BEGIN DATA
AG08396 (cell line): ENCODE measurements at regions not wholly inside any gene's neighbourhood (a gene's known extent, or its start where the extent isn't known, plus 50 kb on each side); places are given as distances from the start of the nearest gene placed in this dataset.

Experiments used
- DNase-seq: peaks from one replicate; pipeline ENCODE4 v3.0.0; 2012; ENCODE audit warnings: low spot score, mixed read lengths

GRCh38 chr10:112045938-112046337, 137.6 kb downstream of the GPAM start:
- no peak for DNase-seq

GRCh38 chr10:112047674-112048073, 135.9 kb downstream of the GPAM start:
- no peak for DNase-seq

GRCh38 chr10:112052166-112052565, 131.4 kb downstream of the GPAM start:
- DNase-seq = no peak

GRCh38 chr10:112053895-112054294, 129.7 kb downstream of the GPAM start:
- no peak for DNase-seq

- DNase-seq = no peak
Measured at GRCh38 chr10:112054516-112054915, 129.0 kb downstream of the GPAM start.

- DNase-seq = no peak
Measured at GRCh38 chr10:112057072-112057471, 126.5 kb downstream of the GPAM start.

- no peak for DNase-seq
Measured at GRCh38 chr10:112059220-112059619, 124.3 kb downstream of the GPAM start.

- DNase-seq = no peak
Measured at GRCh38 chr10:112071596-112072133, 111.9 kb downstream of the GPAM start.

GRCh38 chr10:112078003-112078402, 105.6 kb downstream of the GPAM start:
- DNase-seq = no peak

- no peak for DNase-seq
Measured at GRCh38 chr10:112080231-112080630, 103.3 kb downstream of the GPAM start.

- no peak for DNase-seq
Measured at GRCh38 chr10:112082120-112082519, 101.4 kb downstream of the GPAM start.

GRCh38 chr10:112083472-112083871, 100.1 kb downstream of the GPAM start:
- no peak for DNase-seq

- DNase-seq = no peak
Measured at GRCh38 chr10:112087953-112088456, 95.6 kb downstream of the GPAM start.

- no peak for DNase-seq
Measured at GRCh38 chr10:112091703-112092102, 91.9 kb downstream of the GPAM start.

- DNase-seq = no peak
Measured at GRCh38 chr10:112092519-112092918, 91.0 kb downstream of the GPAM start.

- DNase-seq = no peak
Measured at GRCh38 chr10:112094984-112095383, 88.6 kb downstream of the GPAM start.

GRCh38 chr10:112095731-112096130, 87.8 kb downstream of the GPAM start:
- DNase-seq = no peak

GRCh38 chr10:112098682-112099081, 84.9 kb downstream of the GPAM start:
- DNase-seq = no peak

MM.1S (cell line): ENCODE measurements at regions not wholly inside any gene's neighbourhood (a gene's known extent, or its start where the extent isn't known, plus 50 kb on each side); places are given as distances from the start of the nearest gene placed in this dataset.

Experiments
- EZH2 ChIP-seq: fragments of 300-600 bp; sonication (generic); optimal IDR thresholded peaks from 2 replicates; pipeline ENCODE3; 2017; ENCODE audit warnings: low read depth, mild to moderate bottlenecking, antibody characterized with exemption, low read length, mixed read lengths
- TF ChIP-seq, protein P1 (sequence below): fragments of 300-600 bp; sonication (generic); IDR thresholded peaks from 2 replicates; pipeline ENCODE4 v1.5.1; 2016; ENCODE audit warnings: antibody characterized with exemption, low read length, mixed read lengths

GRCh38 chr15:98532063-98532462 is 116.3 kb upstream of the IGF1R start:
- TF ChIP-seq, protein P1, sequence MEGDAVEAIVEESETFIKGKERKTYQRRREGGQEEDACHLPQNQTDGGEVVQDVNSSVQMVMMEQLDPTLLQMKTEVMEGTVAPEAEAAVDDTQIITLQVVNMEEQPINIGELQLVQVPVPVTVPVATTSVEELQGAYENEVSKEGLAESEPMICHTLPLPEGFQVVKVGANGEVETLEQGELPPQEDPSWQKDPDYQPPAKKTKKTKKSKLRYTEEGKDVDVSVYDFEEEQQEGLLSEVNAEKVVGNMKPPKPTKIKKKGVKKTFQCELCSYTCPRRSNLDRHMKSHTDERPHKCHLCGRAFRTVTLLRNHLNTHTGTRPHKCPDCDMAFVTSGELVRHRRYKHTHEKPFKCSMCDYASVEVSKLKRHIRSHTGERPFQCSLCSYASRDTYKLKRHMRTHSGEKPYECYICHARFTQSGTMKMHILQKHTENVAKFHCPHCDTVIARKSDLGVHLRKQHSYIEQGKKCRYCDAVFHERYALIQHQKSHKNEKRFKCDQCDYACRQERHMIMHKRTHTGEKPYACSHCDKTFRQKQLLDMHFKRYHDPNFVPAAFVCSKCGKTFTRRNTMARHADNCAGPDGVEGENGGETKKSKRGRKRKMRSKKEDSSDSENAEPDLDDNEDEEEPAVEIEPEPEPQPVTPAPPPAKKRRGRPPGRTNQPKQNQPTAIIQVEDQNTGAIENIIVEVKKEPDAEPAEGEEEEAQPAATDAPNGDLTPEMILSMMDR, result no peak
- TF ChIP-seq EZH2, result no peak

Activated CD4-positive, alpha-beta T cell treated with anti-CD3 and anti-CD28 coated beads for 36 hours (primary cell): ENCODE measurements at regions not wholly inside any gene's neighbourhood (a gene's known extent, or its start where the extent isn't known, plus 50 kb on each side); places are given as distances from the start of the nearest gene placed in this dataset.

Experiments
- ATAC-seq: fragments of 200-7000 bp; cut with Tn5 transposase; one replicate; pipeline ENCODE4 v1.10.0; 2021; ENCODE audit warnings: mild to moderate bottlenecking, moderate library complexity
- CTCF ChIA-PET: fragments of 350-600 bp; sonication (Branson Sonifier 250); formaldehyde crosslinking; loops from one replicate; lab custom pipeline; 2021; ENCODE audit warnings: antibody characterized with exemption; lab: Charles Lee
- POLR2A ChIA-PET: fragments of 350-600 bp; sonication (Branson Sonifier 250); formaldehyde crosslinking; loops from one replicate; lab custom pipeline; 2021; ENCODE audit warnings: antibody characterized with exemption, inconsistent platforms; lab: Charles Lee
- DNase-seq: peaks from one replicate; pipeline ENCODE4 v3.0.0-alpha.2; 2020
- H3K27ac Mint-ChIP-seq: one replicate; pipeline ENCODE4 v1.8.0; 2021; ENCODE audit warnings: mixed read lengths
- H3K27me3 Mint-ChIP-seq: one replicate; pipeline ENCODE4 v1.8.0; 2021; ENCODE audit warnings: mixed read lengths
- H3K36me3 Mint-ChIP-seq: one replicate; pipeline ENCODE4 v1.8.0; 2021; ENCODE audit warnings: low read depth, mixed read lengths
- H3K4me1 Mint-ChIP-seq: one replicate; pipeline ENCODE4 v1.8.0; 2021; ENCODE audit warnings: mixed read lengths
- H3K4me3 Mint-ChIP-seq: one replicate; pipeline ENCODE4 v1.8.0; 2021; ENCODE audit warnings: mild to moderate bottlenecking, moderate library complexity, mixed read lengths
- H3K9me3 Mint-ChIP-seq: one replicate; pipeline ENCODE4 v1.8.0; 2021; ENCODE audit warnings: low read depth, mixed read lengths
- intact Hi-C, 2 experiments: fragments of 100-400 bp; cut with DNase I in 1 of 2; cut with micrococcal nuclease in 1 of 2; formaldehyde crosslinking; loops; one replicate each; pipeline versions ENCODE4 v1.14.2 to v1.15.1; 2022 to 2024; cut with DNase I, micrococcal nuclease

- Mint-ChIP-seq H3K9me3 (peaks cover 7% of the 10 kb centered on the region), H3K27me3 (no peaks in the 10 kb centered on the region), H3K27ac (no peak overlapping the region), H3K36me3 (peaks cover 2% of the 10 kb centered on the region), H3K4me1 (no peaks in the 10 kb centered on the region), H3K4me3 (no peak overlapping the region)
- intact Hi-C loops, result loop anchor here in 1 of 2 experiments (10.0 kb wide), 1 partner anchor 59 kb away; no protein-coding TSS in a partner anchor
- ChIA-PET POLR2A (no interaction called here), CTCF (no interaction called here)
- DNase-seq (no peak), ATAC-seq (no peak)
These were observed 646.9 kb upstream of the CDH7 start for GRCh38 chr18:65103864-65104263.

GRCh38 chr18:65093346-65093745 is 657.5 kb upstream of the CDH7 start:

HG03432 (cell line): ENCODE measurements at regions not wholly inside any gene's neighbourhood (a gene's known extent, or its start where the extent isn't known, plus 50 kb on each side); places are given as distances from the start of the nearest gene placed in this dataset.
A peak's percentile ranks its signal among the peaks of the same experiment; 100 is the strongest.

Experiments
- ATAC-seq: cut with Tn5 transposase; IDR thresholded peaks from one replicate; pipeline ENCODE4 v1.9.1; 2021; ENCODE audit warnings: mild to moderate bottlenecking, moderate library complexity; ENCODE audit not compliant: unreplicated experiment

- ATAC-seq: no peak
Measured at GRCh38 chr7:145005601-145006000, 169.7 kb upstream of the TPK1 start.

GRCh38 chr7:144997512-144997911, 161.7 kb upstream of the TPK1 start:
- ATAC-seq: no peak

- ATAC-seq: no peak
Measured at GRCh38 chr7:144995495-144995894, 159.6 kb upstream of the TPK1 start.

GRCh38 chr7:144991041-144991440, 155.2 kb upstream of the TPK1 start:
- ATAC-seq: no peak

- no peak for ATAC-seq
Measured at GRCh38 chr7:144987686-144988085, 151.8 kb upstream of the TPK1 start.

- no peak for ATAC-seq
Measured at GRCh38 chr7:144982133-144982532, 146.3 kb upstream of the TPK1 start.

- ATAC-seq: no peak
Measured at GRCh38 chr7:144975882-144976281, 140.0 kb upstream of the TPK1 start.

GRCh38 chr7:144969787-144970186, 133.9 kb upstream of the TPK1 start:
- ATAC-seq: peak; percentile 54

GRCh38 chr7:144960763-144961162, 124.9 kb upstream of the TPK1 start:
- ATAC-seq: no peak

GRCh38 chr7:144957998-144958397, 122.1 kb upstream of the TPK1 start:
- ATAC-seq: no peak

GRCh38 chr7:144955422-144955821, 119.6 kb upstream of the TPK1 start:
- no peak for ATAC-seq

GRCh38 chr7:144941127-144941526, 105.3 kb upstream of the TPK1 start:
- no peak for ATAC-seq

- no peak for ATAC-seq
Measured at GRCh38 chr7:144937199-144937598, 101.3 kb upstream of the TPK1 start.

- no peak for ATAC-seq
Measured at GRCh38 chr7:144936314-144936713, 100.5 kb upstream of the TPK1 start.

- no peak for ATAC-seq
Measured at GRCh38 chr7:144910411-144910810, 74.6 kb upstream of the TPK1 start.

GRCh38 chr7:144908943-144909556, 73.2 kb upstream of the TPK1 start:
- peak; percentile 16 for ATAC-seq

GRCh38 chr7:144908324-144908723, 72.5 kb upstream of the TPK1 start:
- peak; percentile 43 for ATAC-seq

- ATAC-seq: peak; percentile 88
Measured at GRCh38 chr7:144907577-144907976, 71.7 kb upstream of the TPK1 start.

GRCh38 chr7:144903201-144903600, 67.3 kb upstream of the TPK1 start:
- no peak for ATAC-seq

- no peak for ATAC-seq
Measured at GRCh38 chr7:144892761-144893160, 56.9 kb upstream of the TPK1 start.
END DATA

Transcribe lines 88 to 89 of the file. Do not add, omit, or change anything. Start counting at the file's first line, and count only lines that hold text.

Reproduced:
GRCh38 chr7:144957998-144958397, 122.1 kb upstream of the TPK1 start:
- ATAC-seq: no peak